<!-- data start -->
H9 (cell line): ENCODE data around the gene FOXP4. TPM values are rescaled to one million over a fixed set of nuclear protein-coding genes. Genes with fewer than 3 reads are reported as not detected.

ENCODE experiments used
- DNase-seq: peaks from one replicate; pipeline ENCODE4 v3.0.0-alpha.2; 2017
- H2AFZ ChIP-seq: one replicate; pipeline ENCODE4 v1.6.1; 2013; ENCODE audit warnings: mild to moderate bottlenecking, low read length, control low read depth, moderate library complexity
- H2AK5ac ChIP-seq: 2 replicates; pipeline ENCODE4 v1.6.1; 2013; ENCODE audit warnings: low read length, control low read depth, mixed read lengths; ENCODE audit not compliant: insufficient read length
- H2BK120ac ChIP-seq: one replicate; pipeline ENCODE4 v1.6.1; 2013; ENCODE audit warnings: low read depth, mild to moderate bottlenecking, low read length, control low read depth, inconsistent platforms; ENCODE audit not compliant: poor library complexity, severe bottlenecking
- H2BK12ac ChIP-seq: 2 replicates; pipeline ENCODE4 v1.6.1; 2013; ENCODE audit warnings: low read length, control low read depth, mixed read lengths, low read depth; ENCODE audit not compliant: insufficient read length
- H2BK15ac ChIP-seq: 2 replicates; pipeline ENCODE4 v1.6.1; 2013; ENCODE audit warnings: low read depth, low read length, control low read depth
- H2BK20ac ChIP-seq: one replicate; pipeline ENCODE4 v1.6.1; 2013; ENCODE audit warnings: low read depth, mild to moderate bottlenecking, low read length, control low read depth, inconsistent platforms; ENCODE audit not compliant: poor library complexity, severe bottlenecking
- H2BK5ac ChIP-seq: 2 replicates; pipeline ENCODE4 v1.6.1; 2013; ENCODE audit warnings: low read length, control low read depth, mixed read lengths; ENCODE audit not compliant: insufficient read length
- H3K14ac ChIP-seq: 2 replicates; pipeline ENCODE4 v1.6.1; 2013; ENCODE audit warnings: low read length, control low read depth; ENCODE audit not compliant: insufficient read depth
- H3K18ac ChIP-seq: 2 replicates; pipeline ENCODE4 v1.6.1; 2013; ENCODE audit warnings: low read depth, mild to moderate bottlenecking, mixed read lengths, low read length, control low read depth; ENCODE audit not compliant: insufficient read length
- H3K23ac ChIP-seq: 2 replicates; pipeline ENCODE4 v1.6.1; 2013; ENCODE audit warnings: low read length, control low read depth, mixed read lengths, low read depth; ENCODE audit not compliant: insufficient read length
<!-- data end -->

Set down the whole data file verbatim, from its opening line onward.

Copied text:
H9 (cell line): ENCODE data around the gene FOXP4. TPM values are rescaled to one million over a fixed set of nuclear protein-coding genes. Genes with fewer than 3 reads are reported as not detected.

ENCODE experiments used
- DNase-seq: peaks from one replicate; pipeline ENCODE4 v3.0.0-alpha.2; 2017
- H2AFZ ChIP-seq: one replicate; pipeline ENCODE4 v1.6.1; 2013; ENCODE audit warnings: mild to moderate bottlenecking, low read length, control low read depth, moderate library complexity
- H2AK5ac ChIP-seq: 2 replicates; pipeline ENCODE4 v1.6.1; 2013; ENCODE audit warnings: low read length, control low read depth, mixed read lengths; ENCODE audit not compliant: insufficient read length
- H2BK120ac ChIP-seq: one replicate; pipeline ENCODE4 v1.6.1; 2013; ENCODE audit warnings: low read depth, mild to moderate bottlenecking, low read length, control low read depth, inconsistent platforms; ENCODE audit not compliant: poor library complexity, severe bottlenecking
- H2BK12ac ChIP-seq: 2 replicates; pipeline ENCODE4 v1.6.1; 2013; ENCODE audit warnings: low read length, control low read depth, mixed read lengths, low read depth; ENCODE audit not compliant: insufficient read length
- H2BK15ac ChIP-seq: 2 replicates; pipeline ENCODE4 v1.6.1; 2013; ENCODE audit warnings: low read depth, low read length, control low read depth
- H2BK20ac ChIP-seq: one replicate; pipeline ENCODE4 v1.6.1; 2013; ENCODE audit warnings: low read depth, mild to moderate bottlenecking, low read length, control low read depth, inconsistent platforms; ENCODE audit not compliant: poor library complexity, severe bottlenecking
- H2BK5ac ChIP-seq: 2 replicates; pipeline ENCODE4 v1.6.1; 2013; ENCODE audit warnings: low read length, control low read depth, mixed read lengths; ENCODE audit not compliant: insufficient read length
- H3K14ac ChIP-seq: 2 replicates; pipeline ENCODE4 v1.6.1; 2013; ENCODE audit warnings: low read length, control low read depth; ENCODE audit not compliant: insufficient read depth
- H3K18ac ChIP-seq: 2 replicates; pipeline ENCODE4 v1.6.1; 2013; ENCODE audit warnings: low read depth, mild to moderate bottlenecking, mixed read lengths, low read length, control low read depth; ENCODE audit not compliant: insufficient read length
- H3K23ac ChIP-seq: 2 replicates; pipeline ENCODE4 v1.6.1; 2013; ENCODE audit warnings: low read length, control low read depth, mixed read lengths, low read depth; ENCODE audit not compliant: insufficient read length